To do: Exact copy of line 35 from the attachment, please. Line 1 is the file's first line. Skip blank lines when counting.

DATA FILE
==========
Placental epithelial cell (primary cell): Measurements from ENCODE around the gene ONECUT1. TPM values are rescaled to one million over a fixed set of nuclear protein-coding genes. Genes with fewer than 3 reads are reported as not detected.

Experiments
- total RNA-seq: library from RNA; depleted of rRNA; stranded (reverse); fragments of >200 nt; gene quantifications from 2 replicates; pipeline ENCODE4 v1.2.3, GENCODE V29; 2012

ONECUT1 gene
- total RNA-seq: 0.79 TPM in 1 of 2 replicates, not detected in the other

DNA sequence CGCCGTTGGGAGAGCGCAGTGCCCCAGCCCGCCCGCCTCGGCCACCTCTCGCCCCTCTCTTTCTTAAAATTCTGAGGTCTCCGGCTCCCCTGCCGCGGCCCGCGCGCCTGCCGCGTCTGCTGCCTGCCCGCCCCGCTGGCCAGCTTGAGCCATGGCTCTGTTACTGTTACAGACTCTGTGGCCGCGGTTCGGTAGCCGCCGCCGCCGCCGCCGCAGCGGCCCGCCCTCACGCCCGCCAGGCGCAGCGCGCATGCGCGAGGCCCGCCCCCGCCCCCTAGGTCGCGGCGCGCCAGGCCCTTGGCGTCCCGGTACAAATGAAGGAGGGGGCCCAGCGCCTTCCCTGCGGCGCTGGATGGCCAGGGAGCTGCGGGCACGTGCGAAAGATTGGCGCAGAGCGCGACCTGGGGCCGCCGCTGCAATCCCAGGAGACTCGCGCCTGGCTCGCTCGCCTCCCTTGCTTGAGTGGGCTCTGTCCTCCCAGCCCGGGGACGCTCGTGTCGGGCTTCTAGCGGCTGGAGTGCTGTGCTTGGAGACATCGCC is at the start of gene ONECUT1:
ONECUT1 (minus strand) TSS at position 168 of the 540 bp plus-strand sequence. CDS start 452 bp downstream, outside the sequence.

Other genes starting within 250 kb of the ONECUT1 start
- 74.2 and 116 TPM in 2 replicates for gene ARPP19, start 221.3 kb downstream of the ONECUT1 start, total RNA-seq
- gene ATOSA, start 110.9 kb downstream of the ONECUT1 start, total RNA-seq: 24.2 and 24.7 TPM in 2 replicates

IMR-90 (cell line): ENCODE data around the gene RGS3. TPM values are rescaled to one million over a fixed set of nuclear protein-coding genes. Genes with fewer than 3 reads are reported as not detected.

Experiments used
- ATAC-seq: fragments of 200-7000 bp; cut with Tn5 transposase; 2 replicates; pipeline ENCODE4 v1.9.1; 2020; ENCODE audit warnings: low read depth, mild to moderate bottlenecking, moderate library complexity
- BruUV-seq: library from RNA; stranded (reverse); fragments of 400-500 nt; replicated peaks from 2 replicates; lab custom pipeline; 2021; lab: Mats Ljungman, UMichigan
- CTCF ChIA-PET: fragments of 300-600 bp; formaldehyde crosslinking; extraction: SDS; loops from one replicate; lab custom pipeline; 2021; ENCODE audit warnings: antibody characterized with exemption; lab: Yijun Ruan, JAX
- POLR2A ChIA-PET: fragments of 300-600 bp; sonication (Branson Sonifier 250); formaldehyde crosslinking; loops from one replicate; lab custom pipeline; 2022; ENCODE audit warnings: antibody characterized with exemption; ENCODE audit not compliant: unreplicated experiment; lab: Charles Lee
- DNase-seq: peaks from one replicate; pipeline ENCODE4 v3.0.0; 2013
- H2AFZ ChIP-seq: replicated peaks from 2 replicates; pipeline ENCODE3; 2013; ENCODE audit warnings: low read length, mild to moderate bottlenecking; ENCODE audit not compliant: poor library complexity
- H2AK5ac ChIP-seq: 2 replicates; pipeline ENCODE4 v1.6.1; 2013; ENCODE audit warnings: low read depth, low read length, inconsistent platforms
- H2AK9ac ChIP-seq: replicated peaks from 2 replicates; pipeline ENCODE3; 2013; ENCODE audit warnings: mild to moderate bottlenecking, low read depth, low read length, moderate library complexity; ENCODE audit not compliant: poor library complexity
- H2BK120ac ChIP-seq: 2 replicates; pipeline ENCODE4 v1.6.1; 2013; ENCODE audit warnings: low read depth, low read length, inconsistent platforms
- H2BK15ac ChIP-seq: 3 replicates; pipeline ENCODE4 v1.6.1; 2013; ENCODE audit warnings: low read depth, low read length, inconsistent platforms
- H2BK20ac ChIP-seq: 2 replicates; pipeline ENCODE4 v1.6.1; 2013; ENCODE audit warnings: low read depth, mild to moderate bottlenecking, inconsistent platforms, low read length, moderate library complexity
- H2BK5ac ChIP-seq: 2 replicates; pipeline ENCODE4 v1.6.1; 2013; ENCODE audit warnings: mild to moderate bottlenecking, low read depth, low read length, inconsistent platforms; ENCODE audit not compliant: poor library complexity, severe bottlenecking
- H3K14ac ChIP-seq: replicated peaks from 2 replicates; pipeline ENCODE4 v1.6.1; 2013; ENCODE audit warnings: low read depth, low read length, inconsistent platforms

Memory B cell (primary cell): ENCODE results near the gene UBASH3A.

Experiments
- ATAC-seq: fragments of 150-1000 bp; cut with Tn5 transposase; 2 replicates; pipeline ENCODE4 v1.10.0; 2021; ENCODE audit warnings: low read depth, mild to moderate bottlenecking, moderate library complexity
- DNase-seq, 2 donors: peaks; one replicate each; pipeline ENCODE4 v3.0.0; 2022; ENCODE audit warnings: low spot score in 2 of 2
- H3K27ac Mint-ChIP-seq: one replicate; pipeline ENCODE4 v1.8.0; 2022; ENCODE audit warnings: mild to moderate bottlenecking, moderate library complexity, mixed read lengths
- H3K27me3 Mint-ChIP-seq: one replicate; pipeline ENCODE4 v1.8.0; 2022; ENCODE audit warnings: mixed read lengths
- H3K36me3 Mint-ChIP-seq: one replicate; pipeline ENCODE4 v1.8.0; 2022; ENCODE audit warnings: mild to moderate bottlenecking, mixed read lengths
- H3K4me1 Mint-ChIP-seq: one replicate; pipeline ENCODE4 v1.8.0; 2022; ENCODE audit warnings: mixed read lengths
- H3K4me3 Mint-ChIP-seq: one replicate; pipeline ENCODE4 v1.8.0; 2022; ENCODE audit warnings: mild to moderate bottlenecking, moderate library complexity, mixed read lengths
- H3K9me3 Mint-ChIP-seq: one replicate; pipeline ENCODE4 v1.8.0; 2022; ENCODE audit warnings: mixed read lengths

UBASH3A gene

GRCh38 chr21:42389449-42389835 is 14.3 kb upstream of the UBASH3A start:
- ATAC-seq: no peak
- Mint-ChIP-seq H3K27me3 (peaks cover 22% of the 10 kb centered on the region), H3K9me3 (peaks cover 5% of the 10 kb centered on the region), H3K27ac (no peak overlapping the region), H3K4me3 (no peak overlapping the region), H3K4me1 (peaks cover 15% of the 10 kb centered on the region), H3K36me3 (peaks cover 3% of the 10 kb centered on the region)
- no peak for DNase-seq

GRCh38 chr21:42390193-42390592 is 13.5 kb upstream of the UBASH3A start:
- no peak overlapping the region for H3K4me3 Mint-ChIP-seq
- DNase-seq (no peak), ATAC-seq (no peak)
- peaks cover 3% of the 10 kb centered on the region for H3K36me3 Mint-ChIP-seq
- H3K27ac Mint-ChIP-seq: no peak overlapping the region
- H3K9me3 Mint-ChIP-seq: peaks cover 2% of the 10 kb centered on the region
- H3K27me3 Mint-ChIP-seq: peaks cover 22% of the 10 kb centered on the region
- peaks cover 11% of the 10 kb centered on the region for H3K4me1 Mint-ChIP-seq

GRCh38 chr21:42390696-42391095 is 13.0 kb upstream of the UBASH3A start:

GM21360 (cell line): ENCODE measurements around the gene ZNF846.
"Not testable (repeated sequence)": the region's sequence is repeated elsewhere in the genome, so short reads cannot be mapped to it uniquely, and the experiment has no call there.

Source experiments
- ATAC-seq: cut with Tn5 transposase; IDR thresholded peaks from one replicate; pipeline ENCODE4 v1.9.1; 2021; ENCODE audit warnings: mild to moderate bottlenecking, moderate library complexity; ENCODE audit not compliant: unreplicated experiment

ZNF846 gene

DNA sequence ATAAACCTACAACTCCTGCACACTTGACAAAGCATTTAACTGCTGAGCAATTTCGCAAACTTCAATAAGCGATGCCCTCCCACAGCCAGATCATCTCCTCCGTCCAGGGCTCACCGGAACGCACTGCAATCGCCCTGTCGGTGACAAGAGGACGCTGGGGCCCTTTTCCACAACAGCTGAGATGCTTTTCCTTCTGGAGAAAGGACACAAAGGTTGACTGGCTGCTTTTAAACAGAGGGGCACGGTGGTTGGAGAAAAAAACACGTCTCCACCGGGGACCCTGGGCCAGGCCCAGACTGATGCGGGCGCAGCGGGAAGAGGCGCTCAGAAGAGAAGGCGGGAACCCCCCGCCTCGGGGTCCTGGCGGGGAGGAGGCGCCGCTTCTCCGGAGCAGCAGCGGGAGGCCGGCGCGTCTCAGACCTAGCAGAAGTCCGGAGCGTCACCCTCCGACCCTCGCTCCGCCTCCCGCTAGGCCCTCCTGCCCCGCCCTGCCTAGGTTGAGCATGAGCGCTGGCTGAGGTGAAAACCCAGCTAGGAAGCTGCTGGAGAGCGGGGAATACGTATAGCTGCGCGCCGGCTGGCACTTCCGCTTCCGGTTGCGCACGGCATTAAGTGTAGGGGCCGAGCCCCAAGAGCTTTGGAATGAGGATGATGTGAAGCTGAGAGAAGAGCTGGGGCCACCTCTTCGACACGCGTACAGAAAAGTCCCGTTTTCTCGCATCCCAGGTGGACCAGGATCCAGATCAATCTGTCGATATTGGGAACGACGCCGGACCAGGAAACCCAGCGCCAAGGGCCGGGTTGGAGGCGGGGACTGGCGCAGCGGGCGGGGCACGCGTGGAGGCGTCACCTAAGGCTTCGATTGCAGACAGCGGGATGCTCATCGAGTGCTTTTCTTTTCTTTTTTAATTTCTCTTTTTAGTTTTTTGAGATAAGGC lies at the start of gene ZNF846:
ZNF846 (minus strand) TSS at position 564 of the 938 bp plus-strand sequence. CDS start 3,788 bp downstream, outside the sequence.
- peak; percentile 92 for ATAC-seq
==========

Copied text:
- H3K9me3 Mint-ChIP-seq: one replicate; pipeline ENCODE4 v1.8.0; 2022; ENCODE audit warnings: mixed read lengths